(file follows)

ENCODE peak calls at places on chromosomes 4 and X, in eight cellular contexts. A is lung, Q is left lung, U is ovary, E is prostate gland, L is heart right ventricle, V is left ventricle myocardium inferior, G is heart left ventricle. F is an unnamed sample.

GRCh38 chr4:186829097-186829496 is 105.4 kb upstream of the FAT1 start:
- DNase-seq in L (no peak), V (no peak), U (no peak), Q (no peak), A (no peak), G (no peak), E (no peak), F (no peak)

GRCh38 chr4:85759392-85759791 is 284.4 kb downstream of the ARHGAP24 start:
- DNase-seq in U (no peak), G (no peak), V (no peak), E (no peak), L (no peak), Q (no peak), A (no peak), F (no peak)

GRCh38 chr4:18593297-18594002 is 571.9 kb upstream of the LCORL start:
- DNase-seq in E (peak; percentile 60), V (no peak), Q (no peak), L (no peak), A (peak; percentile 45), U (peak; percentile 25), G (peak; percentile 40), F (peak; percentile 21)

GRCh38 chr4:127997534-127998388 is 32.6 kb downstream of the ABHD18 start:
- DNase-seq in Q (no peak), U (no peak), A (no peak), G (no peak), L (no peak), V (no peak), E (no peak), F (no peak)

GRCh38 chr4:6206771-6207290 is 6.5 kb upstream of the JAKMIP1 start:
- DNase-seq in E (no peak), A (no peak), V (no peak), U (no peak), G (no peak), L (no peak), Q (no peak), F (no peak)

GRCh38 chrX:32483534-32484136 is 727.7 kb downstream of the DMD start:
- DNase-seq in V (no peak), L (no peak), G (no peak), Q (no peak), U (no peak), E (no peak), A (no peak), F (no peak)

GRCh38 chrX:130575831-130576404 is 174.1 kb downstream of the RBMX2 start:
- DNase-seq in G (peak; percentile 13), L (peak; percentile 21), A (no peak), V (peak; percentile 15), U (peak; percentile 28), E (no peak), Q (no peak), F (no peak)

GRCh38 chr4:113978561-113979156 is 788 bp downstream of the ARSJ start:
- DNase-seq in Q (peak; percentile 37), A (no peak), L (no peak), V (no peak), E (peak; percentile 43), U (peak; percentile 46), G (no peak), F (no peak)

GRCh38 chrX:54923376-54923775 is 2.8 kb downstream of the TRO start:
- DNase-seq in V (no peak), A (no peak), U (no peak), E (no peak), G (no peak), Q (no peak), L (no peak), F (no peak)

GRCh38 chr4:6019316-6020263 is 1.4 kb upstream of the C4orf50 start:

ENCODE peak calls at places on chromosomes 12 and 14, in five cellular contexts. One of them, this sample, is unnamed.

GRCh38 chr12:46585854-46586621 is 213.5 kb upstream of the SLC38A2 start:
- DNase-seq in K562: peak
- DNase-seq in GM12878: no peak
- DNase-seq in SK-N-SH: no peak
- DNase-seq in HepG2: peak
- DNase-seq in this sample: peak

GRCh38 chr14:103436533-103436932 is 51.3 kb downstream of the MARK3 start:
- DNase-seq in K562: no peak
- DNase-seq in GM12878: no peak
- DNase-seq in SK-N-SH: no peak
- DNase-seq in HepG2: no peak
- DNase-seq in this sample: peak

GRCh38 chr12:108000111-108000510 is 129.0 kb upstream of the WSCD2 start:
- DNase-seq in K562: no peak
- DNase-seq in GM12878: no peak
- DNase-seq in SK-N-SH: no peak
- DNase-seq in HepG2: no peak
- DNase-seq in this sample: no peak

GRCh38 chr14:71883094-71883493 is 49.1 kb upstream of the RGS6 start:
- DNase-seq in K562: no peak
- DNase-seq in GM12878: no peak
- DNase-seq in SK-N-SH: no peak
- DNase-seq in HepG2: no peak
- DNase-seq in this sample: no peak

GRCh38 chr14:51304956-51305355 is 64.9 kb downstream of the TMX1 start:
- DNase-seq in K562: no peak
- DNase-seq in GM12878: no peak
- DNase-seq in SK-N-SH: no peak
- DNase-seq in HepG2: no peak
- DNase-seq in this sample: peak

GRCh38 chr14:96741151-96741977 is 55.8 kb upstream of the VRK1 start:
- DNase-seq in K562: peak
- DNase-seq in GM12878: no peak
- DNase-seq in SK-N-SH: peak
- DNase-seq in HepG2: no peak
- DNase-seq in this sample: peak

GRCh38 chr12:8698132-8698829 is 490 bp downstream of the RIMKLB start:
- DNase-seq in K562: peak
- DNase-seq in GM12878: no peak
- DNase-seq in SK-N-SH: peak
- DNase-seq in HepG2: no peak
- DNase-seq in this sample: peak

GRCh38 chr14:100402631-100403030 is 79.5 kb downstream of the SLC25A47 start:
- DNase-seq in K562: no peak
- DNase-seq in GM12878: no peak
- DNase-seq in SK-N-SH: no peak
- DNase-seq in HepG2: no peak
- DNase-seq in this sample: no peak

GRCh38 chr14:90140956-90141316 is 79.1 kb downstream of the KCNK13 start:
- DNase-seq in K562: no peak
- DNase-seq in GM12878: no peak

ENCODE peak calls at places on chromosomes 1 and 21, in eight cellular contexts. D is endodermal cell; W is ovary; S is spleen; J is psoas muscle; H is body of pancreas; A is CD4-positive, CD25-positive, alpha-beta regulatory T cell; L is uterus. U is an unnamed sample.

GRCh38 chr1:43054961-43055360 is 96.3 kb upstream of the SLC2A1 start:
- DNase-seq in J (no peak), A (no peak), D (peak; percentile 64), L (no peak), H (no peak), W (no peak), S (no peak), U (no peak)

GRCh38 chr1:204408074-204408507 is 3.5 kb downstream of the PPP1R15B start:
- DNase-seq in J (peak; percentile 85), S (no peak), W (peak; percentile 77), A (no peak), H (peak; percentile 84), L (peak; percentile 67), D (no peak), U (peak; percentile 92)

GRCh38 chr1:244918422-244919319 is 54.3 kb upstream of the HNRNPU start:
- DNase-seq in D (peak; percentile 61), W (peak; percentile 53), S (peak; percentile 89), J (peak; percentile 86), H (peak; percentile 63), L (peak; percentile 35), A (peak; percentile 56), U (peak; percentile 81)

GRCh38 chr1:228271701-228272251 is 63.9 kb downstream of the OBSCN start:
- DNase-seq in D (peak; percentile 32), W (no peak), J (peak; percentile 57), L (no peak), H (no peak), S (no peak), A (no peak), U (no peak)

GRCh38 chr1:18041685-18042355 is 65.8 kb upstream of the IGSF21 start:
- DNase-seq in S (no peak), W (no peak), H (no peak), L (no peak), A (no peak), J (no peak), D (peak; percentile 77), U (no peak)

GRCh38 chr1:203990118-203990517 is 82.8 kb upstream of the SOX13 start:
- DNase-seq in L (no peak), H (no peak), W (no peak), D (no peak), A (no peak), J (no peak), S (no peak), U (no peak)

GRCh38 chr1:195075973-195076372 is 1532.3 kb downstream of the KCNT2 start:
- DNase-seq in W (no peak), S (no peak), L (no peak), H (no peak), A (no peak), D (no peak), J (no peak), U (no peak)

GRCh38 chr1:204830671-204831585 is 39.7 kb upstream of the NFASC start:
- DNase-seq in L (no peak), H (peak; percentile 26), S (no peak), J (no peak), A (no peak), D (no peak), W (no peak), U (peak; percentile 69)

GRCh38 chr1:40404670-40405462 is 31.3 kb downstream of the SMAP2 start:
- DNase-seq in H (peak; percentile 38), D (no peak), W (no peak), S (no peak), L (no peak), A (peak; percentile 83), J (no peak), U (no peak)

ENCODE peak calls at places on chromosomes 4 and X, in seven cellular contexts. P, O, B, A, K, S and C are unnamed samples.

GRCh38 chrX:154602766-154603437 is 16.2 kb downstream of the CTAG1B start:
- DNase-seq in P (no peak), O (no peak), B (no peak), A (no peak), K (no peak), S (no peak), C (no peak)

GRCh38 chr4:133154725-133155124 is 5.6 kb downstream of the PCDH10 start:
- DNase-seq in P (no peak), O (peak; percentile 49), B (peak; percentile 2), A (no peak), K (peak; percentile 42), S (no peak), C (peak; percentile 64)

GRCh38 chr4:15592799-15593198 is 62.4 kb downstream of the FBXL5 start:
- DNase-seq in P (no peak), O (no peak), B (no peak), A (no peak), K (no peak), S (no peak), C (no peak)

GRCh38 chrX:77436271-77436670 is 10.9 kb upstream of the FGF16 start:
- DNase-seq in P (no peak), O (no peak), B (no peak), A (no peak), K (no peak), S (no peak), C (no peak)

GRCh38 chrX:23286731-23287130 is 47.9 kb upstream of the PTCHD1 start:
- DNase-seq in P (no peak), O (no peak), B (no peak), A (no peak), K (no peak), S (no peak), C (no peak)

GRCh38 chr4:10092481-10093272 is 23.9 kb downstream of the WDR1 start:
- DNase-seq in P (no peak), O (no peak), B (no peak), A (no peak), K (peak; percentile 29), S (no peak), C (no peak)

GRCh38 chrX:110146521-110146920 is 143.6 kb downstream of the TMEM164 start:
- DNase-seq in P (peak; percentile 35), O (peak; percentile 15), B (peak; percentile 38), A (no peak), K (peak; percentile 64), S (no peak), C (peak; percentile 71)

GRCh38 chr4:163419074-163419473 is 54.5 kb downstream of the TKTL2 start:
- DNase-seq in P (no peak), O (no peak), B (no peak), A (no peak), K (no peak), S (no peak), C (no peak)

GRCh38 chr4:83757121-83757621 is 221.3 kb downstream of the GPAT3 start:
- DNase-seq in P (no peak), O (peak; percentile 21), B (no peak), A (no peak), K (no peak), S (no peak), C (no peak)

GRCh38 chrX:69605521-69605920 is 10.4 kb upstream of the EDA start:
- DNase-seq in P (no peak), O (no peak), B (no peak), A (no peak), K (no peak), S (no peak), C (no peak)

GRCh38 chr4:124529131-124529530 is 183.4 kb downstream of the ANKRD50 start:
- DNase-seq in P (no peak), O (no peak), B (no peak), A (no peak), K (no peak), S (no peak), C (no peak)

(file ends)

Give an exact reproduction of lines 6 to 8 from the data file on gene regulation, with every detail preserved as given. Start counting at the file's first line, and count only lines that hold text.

GRCh38 chr4:18593297-18594002 is 571.9 kb upstream of the LCORL start:
- DNase-seq in E (peak; percentile 60), V (no peak), Q (no peak), L (no peak), A (peak; percentile 45), U (peak; percentile 25), G (peak; percentile 40), F (peak; percentile 21)

GRCh38 chr4:127997534-127998388 is 32.6 kb downstream of the ABHD18 start: